Is tight and yare and bravely rigg'd as when
We first put out to sea.255
ARIEL[Aside to PROSPERO] Sir, all this service
Have I done since I went.
PROSPERO[Aside to ARIEL] My tricksy spirit!
ALONSOThese are not natural events; they strengthen
From strange to stranger. Say, how came you hither?260
BoatswainIf I did think, sir, I were well awake,
I'ld strive to tell you. We were dead of sleep,
And--how we know not--all clapp'd under hatches;
Where but even now with strange and several noises
Of roaring, shrieking, howling, jingling chains,265
And more diversity of sounds, all horrible,
We were awaked; straightway, at liberty;
Where we, in all her trim, freshly beheld
Our royal, good and gallant ship, our master
Capering to eye her: on a trice, so please you,270
Even in a dream, were we divided from them
And were brought moping hither.
ARIEL[Aside to PROSPERO] Was't well done?
PROSPERO[Aside to ARIEL] Bravely, my diligence. Thou shalt be free.
ALONSOThis is as strange a maze as e'er men trod275
And there is in this business more than nature
Was ever conduct of: some oracle
Must rectify our knowledge.
PROSPEROSir, my liege,
Do not infest your mind with beating on280
The strangeness of this business; at pick'd leisure
Which shall be shortly, single I'll resolve you,
Which to you shall seem probable, of every
These happen'd accidents; till when, be cheerful
And think of each thing well.285
[Aside to ARIEL]
Come hither, spirit:
Set Caliban and his companions free;
Untie the spell.
[Exit ARIEL]
How fares my gracious sir?
There are yet missing of your company290
Some few odd lads that you remember not.
[ Re-enter ARIEL, driving in CALIBAN, STEPHANO and TRINCULO, in their stolen apparel ]
STEPHANOEvery man shift for all the rest, and
let no man take care for himself; for all is
but fortune. Coragio, bully-monster, coragio!
TRINCULOIf these be true spies which I wear in my head,295
here's a goodly sight.
CALIBANO Setebos, these be brave spirits indeed!
How fine my master is! I am afraid
He will chastise me.
What things are these, my lord Antonio?
Will money buy 'em?
ANTONIOVery like; one of them
Is a plain fish, and, no doubt, marketable.
PROSPEROMark but the badges of these men, my lords,305
Then say if they be true. This mis-shapen knave,
His mother was a witch, and one so strong
That could control the moon, make flows and ebbs,
And deal in her command without her power.
These three have robb'd me; and this demi-devil--310
For he's a bastard one--had plotted with them
To take my life. Two of these fellows you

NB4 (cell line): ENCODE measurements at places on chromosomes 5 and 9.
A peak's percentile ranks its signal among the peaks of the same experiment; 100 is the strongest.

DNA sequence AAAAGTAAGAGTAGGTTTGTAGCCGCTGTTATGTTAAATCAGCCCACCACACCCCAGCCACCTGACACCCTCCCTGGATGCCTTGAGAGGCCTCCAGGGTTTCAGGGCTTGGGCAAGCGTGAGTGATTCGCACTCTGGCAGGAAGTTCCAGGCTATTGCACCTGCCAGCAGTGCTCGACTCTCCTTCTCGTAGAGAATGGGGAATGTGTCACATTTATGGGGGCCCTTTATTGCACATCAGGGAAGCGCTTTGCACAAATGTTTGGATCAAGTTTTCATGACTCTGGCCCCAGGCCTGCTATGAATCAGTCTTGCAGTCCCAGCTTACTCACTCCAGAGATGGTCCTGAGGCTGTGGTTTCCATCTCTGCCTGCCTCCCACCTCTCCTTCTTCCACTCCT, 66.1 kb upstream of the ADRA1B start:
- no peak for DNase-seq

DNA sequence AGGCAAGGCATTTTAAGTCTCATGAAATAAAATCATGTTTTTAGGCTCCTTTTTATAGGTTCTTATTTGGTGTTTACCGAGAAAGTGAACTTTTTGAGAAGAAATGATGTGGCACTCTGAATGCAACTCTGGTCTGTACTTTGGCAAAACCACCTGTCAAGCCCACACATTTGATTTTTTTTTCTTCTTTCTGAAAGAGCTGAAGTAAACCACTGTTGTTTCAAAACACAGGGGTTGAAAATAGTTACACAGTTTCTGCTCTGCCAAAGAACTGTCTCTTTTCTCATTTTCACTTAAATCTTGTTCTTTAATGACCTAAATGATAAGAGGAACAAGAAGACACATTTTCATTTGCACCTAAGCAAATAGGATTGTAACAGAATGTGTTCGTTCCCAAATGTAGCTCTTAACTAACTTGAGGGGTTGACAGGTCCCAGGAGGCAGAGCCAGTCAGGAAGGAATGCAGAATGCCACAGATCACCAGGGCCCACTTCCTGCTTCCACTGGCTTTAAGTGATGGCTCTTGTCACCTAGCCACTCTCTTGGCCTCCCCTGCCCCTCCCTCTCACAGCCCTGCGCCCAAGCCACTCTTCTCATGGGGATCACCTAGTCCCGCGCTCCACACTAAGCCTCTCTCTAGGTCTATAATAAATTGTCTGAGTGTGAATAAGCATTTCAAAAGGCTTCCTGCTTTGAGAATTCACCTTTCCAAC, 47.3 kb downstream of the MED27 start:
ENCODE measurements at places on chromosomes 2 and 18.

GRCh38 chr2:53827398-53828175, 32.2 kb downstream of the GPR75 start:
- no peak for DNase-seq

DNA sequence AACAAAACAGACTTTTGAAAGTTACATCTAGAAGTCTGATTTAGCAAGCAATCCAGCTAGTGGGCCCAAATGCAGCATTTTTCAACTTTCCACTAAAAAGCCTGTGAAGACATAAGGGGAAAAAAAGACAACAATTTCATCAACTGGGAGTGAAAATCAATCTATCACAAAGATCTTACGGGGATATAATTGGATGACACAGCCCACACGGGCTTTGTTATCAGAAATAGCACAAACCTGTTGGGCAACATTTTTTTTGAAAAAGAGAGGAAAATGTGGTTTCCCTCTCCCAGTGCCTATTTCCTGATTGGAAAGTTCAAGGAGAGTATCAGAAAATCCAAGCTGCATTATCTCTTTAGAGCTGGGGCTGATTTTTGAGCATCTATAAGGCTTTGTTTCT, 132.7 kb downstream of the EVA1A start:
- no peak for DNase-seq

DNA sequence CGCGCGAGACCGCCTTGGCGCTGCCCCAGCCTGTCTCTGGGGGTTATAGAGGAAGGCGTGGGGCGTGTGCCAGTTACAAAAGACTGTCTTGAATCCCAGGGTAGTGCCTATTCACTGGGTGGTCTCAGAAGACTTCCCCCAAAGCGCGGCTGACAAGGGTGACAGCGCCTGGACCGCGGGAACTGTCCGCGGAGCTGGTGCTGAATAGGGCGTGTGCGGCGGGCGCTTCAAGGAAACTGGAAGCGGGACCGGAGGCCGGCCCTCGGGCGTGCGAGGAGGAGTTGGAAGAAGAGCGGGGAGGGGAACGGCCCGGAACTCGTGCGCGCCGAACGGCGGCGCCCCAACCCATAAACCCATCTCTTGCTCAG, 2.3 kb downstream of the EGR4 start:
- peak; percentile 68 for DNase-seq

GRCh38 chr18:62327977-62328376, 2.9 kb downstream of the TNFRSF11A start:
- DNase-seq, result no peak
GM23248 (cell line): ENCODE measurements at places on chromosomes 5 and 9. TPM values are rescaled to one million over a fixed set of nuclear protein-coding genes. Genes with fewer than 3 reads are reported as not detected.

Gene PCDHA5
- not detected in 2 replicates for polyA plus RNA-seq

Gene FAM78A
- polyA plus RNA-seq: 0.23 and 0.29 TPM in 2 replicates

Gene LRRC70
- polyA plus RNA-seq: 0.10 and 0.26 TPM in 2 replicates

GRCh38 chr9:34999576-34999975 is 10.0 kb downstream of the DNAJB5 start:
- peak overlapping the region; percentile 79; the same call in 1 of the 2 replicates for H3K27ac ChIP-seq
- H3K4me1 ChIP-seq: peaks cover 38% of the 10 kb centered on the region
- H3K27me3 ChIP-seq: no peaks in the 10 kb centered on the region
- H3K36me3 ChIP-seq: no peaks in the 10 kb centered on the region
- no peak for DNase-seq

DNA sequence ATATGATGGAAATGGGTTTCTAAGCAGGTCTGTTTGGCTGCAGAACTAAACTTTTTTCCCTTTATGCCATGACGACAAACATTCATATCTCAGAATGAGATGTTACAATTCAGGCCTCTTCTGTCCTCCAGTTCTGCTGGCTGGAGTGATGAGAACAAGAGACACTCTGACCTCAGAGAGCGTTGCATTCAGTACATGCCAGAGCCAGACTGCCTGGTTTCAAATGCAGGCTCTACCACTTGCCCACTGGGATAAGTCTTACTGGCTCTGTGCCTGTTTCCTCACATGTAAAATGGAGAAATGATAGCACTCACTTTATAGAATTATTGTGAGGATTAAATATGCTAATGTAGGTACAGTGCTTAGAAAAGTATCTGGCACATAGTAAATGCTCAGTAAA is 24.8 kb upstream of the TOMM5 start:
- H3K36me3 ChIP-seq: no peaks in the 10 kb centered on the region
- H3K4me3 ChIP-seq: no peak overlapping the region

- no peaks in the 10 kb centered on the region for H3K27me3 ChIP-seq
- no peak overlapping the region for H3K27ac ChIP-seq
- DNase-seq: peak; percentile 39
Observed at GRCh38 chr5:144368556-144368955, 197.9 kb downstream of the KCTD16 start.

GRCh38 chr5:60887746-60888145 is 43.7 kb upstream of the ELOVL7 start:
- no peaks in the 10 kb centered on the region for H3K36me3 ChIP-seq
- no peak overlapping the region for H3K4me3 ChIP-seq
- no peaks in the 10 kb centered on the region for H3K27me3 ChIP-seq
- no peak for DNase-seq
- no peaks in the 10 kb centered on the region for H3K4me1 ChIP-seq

Must know and own; this thing of darkness!
Acknowledge mine.
CALIBANI shall be pinch'd to death.315
ALONSOIs not this Stephano, my drunken butler?
SEBASTIANHe is drunk now: where had he wine?
ALONSOAnd Trinculo is reeling ripe: where should they
Find this grand liquor that hath gilded 'em?
How camest thou in this pickle?320
TRINCULOI have been in such a pickle since I
saw you last that, I fear me, will never out of
my bones: I shall not fear fly-blowing.
SEBASTIANWhy, how now, Stephano!
STEPHANOO, touch me not; I am not Stephano, but a cramp.325
PROSPEROYou'ld be king o' the isle, sirrah?
STEPHANOI should have been a sore one then.
ALONSOThis is a strange thing as e'er I look'd on.
[Pointing to Caliban]
PROSPEROHe is as disproportion'd in his manners
As in his shape. Go, sirrah, to my cell;330
Take with you your companions; as you look
To have my pardon, trim it handsomely.
CALIBANAy, that I will; and I'll be wise hereafter
And seek for grace. What a thrice-double ass
Was I, to take this drunkard for a god335
And worship this dull fool!
PROSPEROGo to; away!
ALONSOHence, and bestow your luggage where you found it.
SEBASTIANOr stole it, rather.
PROSPEROSir, I invite your highness and your train340
To my poor cell, where you shall take your rest
For this one night; which, part of it, I'll waste
With such discourse as, I not doubt, shall make it
Go quick away; the story of my life
And the particular accidents gone by345
Since I came to this isle: and in the morn
I'll bring you to your ship and so to Naples,
Where I have hope to see the nuptial
Of these our dear-beloved solemnized;
And thence retire me to my Milan, where350
Every third thought shall be my grave.
To hear the story of your life, which must
Take the ear strangely.
PROSPEROI'll deliver all;355
And promise you calm seas, auspicious gales
And sail so expeditious that shall catch
Your royal fleet far off.
[Aside to ARIEL]
My Ariel, chick,
That is thy charge: then to the elements360
Be free, and fare thou well! Please you, draw near.
[PROSPERO]Now my charms are all o'erthrown,
And what strength I have's mine own,
Which is most faint: now, 'tis true,
I must be here confined by you,
Or sent to Naples. Let me not,5
Since I have my dukedom got
And pardon'd the deceiver, dwell
In this bare island by your spell;
But release me from my bands
With the help of your good hands:10
Gentle breath of yours my sails
Must fill, or else my project fails,
Which was to please. Now I want
Spirits to enforce, art to enchant,
And my ending is despair,15
Unless I be relieved by prayer,
Which pierces so that it assaults
Mercy itself and frees all faults.
As you from crimes would pardon'd be,
Let your indulgence set me free.20

The Tempest, Scenes


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Miranda and Ferdinand. Booklovers Edition, 1901.